In addition to the Career mode, a Legends of the Majors mode interactively guides players through the history of tournament golf with the use of varying challenges and era-specific equipment. How would Bobby Jones fare against one of the players of today, using equipment from back then? Legends of the Majors lets players find out. It's not dissimilar to other challenge modes that we’ve seen in Tiger Woods games before, but the more interesting concept of playing in different eras and then unlocking players and equipment from those eras for later is a nice touch for fans of the sport. It’s also a thoughtful nod to the game’s history, with certain events and players being highlighted.

Playing Tiger 14 online opens up even more gameplay modes. Country Clubs return from Tiger 13, with more maximum members (now up to 100). Once connected to a Country Club, every event a player completes accumulates status points for that player and their Club. Status points are used to determine who the Club Champion and Club Pros are for each Club, allowing them to compete in special online tournaments each week. These titles reset weekly, so new Club Champions can be crowned if someone has an exceptional week or if the previous Champion doesn’t play as much. Thankfully, players can switch from one Country Club to another at any time without being penalized.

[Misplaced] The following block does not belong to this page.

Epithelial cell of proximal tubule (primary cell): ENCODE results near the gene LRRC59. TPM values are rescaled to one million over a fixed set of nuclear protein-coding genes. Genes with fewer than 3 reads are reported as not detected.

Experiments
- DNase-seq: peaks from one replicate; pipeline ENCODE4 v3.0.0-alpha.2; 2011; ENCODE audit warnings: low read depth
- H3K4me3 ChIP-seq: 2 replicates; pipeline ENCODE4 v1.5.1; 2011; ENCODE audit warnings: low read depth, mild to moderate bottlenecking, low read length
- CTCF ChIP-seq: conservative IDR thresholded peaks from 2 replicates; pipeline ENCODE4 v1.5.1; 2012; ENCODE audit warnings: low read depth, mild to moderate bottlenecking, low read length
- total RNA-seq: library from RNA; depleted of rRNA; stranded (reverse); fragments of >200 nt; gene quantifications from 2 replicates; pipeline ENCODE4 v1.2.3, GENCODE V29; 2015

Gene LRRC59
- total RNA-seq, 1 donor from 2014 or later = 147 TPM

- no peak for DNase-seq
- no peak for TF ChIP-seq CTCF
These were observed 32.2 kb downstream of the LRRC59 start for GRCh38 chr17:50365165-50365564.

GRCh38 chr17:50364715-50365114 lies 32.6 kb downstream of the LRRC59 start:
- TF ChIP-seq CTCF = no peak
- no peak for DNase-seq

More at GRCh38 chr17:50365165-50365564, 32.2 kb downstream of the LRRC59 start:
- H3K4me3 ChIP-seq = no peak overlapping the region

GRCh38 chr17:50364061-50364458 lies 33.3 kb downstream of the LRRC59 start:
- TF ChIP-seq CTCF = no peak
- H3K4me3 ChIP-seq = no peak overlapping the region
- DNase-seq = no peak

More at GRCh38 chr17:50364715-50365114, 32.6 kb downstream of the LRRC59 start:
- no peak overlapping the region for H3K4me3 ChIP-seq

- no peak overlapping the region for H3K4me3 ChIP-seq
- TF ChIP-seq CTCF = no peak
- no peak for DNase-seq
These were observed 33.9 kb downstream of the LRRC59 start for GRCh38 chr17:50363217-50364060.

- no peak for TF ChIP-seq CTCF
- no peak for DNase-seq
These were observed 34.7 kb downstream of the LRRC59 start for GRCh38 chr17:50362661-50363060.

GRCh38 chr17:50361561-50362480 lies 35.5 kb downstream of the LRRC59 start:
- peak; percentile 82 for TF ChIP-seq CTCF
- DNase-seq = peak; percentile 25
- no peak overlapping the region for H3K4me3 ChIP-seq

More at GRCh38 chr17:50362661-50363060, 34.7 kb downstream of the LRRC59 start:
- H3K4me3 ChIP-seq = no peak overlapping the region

Connected Tournaments are where those familiar with the Live Tournaments of Tiger Woods games of past years will be most at home. 5-hole, 18-hole, and 36-hole daily events are available for play, with status points and coins awarded for good showings. Play the Pros events are back this year as well, so for those wondering how they’d fare out on Sawgrass for The Players’ Championship, they can compare scores during the event. Connected Tournaments can be played alone or with up to 24 people at once. Player shots on holes are shown with drawn arcs, so it’s possible to see strategies and shot outcomes for others. There’s also a new voice chat feature for Connected Tournaments allowing for chatter out on the course.